The NT Intervention: a case study in dog whistle politics
July 9, 2010
I wrote earlier in the week that dog whistle politics is about saying one thing that is interpreted differently by a specific, targeted section of the community to the rest of the community.
In 2007, the Howard Government was hemorrhaging support to Labor from its traditional “base” in the mortgate beltways. The Rights At Work campaign run by the ACTU had successfully made the “battlers” question whether Howard was really on their side.
Howard needed a circuit breaker – something he could use to cut through to these people while not alienating the more affluent blue-ribbon Liberal supporters in the inner city.
The Northern Territory Intervention was exactly that. It was a political dog whistle dressed up as a compassionate response to poverty and child abuse in indigenous communities. The NT Intervention was never about better outcomes for indigenous people, but was all about tapping into a feeling stirred up by Pauline Hanson and One Nation a decade earlier of anti-Aboriginal sentiment. It was targeted at the same people who see nothing wrong with Rugby and Football figures calling Indigenous players “black c-nts” or “boongs”.
Many Indigenous policy experts, including the authors of the Little Children Are Sacred report, noted at the time that the Intervention actually ignored most of the recommendations of the Report and of many other inquiries into disadvantage in indigenous communities.
Instead, the Intervention focused on the One Nation-esque policies: quarantining of welfare, suspension of the Racial Discrimination Act, compulsory acquisition of townships, removal of customary law and cultural practice considerations from bail applications and sentencing within criminal proceedings, and so on.
The Pauline Hanson attacks on Indigenous Australians focused on the perception that Aboriginal people get more government support than white Australians. If you look at the things the Intervention does, it targets specifically the areas that Hansonites focus on when attacking Aborigines.
The dog whistle is evident, because mixed in with the policies of controlling Aboriginal welfare payments, taking their land off them and removing racial discrimination protection was Mal Brough’s rhetoric about “improving the wellbeing of children”, stopping abuse, and fixing up the “squalor” of the Aboriginal communities. So, for the audiences in leafy suburbs, it sounds like the Intervention is a compassionate action; for its intended audience however, it is underscorring the punitive policies and saying that Aborigines will no longer get so-called preferrential treatment or special privileges denied to white people.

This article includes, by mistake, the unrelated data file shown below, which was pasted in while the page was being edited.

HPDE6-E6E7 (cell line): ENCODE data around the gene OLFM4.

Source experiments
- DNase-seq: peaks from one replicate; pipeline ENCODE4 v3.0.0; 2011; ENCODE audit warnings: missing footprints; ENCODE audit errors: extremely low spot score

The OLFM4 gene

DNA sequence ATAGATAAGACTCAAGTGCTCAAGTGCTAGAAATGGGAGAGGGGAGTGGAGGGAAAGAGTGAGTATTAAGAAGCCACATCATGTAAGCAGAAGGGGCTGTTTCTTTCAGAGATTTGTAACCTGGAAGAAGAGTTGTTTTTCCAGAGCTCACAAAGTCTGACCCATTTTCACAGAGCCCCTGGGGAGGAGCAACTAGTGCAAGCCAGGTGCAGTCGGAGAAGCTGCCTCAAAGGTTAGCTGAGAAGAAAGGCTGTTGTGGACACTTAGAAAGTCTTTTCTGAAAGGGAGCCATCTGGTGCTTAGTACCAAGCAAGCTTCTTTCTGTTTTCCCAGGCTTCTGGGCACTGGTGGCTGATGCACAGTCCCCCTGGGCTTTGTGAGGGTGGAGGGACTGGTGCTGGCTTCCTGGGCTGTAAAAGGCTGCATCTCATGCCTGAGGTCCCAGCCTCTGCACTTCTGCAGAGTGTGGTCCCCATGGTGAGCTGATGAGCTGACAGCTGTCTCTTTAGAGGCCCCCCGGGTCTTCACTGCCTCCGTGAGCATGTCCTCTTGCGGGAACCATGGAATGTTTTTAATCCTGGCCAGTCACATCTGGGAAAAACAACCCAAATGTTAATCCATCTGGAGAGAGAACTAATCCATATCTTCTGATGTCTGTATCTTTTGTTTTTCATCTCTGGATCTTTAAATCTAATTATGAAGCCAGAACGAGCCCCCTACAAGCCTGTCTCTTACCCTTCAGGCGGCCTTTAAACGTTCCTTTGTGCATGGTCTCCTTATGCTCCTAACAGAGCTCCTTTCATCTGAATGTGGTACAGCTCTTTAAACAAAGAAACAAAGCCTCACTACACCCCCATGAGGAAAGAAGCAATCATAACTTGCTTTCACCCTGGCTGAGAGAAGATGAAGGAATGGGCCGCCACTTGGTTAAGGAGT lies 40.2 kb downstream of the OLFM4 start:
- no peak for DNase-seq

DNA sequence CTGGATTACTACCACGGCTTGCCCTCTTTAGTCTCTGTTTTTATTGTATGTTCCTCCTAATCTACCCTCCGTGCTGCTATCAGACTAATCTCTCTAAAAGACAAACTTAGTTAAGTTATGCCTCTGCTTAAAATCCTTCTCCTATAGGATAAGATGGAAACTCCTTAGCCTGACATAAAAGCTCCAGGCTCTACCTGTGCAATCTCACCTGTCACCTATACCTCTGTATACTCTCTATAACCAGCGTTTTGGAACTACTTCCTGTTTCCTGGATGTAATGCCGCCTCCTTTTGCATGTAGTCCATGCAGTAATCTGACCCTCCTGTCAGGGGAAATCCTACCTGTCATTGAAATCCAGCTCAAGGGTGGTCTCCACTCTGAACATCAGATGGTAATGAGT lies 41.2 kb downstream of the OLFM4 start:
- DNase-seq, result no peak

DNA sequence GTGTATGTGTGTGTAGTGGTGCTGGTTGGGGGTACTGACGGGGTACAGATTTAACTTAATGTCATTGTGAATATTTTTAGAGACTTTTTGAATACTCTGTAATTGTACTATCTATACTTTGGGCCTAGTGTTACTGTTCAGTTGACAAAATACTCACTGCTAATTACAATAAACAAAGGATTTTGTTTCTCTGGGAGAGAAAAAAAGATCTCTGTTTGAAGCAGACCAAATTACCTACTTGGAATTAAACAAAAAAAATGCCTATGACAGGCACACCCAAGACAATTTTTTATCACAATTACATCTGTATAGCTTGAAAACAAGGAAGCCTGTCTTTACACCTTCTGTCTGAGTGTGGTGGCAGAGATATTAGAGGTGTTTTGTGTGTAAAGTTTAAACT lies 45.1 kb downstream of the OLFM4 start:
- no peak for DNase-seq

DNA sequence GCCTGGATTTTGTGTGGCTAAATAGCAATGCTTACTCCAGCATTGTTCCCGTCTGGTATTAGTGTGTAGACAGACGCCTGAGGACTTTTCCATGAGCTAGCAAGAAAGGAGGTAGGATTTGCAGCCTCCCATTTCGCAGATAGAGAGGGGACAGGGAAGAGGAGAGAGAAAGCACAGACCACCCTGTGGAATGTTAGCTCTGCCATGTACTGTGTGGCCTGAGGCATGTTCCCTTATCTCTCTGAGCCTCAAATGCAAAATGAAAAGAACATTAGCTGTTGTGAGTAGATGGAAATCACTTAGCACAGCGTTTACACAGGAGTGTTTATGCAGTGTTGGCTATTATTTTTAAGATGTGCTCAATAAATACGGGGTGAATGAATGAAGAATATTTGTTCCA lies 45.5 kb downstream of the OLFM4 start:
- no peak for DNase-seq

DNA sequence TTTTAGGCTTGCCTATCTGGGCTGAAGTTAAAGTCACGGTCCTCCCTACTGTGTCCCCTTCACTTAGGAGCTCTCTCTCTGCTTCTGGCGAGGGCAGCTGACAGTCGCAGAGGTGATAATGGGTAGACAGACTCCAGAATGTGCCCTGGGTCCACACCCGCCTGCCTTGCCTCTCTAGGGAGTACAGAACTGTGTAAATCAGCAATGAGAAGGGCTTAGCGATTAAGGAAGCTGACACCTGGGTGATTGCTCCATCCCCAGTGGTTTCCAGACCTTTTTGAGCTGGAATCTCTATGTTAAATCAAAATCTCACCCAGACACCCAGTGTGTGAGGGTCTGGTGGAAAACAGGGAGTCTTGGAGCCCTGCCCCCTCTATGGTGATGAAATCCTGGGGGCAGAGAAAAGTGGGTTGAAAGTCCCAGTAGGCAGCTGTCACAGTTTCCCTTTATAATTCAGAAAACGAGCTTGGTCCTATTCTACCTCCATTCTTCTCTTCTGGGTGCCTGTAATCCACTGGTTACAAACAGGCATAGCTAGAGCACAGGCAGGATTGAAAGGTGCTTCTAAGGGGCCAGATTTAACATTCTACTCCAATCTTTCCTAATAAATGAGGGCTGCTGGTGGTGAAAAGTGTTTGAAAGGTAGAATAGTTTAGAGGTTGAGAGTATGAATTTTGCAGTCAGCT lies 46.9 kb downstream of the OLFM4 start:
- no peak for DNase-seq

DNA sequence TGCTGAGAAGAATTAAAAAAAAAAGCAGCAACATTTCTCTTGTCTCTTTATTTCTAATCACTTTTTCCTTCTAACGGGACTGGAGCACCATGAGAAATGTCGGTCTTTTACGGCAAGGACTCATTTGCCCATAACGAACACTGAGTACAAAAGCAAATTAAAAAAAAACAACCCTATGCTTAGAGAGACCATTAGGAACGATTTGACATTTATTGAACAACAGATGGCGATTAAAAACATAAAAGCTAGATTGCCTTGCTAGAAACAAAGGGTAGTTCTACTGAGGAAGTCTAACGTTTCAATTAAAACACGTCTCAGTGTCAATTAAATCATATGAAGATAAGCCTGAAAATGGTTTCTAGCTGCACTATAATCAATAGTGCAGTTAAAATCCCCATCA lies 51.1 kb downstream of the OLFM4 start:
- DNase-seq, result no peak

Clearly the Intervention dog whistle was unsuccessful for Howard in retaining government.
However, it was a spectacular dog whistle of the first order, and has been so successful that it continues to wedge progressive Indigenous policy activists to this day – with some supporting it, and others opposing it. For Labor, there is no joy in my view. The voters at the Intervention sought to capture can be persuaded to vote Labor on other issues, like job security, education or health. Instead, it just marks Labor as continuing a failed, conservative policy of discrimination.
As the Intervention has largely been (from what I’ve seen and read about it) unsuccessful in achieving its stated aims, I believe that Labor should junk it and approach Indigenous policy from a fresh angle; one that isn’t stained with veiled racism and conservative dog whistle politics.